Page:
By Sarah Jones
Writing a Christmas card after bereavement can be difficult. You might worry about what to write, whether to mention the person who has died, whether to mention Christmas or you might be wondering if you should send one at all.
If you are writing to someone who has been bereaved:
There are no hard and fast rules, but we would always suggest that a kinder gesture would be to send the card. If you don’t then there is a danger that the individual or family might feel ignored or avoided.
If you would like to steer away from too much overt Christmas sentiment, then you could choose another type of card with a blank inside. This still shows that you are thinking of them and avoids any worry about feeling insensitive with Christmas wishes.
We would encourage you to mention the person who has died on the card. Some people choose to include their name with the person / people the card is addressed to – possibly saying “I hope you don’t mind me including Jim, it didn’t feel right to leave him out”, or you could acknowledge their name in the body of the card. Alternatively you could use the family name – “Dear Family Jones”…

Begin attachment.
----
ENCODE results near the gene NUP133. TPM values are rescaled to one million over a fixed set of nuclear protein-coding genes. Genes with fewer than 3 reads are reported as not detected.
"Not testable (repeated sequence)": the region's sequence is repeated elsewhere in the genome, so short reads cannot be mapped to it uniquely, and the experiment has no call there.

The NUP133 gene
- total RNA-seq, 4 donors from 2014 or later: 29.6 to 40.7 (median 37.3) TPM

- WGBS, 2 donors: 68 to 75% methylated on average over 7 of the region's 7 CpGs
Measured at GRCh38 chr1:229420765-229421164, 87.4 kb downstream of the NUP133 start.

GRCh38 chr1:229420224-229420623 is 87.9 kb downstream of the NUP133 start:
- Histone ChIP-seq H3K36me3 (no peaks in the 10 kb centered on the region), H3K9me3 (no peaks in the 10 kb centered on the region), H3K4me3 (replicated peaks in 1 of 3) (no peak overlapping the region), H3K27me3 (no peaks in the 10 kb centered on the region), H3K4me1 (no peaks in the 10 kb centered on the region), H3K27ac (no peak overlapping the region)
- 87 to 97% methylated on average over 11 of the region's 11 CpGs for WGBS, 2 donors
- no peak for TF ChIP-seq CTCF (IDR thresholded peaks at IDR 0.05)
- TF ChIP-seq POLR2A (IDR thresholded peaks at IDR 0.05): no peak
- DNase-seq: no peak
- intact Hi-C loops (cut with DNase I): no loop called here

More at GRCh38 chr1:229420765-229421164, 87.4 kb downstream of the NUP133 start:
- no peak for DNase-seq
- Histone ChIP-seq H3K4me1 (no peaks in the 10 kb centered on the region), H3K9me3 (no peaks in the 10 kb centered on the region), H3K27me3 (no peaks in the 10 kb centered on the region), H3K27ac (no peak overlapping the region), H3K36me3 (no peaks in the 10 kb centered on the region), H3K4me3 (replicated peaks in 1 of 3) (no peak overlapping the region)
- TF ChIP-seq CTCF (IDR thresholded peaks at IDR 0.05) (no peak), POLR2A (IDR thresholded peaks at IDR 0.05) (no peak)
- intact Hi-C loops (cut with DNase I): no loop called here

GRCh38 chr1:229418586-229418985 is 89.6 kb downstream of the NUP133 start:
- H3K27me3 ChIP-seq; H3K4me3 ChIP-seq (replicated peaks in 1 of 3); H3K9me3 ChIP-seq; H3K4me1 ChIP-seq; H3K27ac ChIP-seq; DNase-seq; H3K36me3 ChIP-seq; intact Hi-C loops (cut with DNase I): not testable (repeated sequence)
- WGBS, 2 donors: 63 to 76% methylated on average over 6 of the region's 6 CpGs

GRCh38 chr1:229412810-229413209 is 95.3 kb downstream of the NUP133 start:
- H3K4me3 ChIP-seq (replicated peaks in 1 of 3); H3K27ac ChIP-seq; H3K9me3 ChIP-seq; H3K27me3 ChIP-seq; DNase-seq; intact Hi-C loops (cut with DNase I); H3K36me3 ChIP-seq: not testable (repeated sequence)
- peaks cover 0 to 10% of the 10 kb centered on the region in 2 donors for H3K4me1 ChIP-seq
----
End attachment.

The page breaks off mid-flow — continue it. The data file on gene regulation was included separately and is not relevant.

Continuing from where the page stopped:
You should include a message that feels right to you and it is okay to say that you weren’t sure what the right thing to write was but you just wanted them to know that you are thinking of them! Messages like “I am thinking of you all – I image the holidays might be a difficult time for you”, “I really want you to know that I am here for you, whenever you might want to talk” or simply “You are in my thoughts”.
If you have been bereaved:
Again, there are no rules or accepted etiquette about whether to send Christmas cards after you have been bereaved. We would suggest that you send them if you want to and don’t if you would rather not. Everybody will understand if you choose not to.
If you do choose to send cards, then you might like to send it to a smaller group of people and feel that it is important to acknowledge your grief in the card or you might just want to share Christmas wishes and feelings of hope. Many people choose to write the name of the person who has died within the card or included in who the card is from or sign off using the family name – “Best wishes from Family Brown”.
As with so much after bereavement it is very hard to know how you feel hour-to-hour and day-to-day. There is not right or wrong way to send, or not send, the cards so we would strongly encourage you to do what feels right for you.